Social Security Fraud Costs Billions Each Year

The Trump administration is being highly criticized as seeking to cut Social Security disability benefits, presumably on the basis there are people collecting disability payments fraudulently. There is controversy over the causes for an increase in disability recipients with many experts attributing it to demographics.

I don’t know enough about the issue to take a position either way. I do know the political left hypes the issue as may the political right. The claims made hinge on the assumption that closer scrutiny of those on disability will result in lost benefits.

This should be a lesson to us all that once any social program is in place, grows and more people become dependent, managing its costs becomes more emotional and political than fact driven; suddenly for many costs become of little consequence.

One thing is certain, there is a great deal of fraud within Social Security.

From Investopedia

KEY TAKEAWAYS

• Social Security fraud costs American taxpayers billions of dollars each year.

• Fraudulent activities include collecting disability benefits when not disabled or collecting Social Security income owed to somebody else.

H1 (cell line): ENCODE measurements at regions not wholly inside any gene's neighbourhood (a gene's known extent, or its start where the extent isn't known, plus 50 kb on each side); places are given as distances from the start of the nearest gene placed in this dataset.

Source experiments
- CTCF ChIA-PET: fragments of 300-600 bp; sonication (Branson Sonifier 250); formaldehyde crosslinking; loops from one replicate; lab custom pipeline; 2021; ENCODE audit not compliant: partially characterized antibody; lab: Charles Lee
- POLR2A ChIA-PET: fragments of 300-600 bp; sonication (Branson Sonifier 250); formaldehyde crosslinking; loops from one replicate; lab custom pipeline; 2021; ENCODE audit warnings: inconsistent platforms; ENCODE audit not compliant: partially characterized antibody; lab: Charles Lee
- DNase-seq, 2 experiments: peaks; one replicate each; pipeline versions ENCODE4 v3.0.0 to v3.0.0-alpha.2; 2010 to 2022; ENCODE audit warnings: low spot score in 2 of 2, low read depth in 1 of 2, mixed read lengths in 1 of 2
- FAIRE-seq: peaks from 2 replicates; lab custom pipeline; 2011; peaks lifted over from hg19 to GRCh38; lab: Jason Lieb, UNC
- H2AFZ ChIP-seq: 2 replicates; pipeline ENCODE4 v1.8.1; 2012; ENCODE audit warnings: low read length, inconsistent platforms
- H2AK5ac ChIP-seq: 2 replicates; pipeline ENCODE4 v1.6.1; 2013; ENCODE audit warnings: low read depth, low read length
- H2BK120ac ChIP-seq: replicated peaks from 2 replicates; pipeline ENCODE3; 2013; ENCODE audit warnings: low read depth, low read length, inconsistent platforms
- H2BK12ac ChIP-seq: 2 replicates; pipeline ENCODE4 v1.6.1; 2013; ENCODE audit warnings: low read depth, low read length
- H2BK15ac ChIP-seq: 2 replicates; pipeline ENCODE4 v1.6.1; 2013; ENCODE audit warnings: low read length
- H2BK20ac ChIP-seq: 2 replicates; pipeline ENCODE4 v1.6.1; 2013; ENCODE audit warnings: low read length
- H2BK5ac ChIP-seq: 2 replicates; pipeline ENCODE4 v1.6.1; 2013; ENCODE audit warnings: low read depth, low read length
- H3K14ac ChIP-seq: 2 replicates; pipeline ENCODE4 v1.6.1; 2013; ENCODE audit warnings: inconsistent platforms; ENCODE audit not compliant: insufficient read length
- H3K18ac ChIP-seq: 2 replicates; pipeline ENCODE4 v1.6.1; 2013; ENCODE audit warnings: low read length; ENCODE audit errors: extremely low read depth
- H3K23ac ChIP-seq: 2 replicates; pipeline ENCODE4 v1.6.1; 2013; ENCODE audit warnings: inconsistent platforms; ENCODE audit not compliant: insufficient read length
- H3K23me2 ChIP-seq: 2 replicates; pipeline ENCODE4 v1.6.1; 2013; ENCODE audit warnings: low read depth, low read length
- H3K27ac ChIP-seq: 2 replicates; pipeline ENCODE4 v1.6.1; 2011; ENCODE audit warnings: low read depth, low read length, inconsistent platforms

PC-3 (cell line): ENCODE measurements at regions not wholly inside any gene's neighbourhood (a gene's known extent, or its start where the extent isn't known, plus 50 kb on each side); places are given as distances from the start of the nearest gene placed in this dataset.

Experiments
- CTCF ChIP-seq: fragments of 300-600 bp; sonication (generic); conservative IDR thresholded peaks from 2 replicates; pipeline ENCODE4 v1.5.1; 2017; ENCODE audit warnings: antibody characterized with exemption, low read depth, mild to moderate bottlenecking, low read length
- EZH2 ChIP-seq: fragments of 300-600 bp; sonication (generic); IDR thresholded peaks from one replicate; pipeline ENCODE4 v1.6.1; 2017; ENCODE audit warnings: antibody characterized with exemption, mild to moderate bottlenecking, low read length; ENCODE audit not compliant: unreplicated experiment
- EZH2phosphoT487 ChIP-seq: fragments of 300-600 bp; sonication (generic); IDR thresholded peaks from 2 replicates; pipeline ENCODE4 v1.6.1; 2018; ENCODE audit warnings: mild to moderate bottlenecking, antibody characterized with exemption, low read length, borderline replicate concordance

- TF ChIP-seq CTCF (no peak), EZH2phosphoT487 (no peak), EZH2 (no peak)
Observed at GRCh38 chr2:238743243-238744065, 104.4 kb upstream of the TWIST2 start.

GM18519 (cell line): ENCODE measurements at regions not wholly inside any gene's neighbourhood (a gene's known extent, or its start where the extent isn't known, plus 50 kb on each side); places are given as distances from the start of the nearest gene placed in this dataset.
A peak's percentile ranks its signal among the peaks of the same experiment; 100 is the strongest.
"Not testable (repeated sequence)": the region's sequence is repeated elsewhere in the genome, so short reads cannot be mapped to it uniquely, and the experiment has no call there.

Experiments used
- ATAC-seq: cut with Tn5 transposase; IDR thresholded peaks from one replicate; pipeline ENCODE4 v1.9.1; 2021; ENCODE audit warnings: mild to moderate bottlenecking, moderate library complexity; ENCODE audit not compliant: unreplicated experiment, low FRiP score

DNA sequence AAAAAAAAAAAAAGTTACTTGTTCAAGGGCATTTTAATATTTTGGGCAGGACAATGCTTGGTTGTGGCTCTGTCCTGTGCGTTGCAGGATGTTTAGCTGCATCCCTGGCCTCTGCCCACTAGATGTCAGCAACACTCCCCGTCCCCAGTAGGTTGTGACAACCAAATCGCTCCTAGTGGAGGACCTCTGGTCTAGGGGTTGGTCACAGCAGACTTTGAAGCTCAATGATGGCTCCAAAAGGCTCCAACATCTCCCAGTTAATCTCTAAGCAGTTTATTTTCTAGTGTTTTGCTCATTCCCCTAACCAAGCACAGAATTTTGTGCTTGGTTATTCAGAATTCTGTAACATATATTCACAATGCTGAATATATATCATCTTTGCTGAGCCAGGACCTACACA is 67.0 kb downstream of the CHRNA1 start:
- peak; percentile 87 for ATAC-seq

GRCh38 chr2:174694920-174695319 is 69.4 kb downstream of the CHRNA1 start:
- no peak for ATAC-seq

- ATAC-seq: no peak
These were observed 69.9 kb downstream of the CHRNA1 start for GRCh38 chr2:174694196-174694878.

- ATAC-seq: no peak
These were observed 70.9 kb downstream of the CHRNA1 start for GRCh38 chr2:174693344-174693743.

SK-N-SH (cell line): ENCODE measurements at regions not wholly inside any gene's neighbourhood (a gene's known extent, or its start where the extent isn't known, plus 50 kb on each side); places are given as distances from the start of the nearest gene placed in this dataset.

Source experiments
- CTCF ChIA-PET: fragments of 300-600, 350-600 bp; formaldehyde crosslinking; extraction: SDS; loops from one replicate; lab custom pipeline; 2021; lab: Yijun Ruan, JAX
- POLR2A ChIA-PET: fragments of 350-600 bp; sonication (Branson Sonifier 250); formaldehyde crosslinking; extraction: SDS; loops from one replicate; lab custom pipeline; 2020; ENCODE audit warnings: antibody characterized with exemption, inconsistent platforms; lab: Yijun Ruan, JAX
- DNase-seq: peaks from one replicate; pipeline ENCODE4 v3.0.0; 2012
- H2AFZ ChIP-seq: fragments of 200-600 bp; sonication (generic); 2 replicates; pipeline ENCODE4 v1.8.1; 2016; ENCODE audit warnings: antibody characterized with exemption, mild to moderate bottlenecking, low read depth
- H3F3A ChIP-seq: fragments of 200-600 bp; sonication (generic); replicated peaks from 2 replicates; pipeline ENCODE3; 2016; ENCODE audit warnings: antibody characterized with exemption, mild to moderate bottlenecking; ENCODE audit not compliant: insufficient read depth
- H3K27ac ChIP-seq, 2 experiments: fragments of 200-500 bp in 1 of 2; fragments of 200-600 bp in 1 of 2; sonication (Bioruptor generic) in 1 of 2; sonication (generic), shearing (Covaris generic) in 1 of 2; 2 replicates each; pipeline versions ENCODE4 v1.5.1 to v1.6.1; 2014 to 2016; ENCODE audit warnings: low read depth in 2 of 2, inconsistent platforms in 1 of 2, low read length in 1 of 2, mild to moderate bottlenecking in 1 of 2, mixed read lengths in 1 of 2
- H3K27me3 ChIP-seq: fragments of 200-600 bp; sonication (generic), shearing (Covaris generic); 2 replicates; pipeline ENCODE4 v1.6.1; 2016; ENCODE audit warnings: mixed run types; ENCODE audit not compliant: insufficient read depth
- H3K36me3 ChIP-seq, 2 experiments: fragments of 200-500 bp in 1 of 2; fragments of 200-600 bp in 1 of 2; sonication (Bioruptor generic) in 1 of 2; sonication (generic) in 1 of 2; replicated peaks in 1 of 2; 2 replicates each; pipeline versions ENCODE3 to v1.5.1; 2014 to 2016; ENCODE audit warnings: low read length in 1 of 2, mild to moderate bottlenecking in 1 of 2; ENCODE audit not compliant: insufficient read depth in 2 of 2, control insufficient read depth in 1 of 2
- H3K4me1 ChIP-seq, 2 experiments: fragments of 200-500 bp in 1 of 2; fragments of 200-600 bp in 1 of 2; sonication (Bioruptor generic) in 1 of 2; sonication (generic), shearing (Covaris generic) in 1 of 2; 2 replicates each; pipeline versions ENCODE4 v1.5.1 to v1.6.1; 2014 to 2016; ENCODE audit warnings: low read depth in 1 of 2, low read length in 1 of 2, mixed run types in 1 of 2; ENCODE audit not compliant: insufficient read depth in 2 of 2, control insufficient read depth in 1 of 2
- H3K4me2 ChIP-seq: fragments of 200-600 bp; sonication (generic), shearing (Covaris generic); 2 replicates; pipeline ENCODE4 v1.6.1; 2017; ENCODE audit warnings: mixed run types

• Social Security fraud is a serious crime that comes with penalties and fines.

According to the most recent statistics available, between 2004 and 2017 the Social Security Administration (SSA) admits to improper payments totaling $1.3 trillion. Retirement, survivors, disability insurance, and Supplemental Security Income were all involved. The use of fake or stolen Social Security numbers to obtain fraudulent tax refunds from the IRS also costs taxpayers billions each year, the IRS reports.

Improper Payments

An improper payment is when Social Security remits funds in the wrong amount to the wrong person for the wrong reason. Social Security recognizes the following six types of improper payments:

• Insufficient documentation

• Inability to authenticate eligibility

• Administrative or process errors

• Medical-necessity errors

• Failure-to-verify-data errors

• Issues with program design or structure

However, when an improper payment is a result of fraud, it is listed under “other reasons.”

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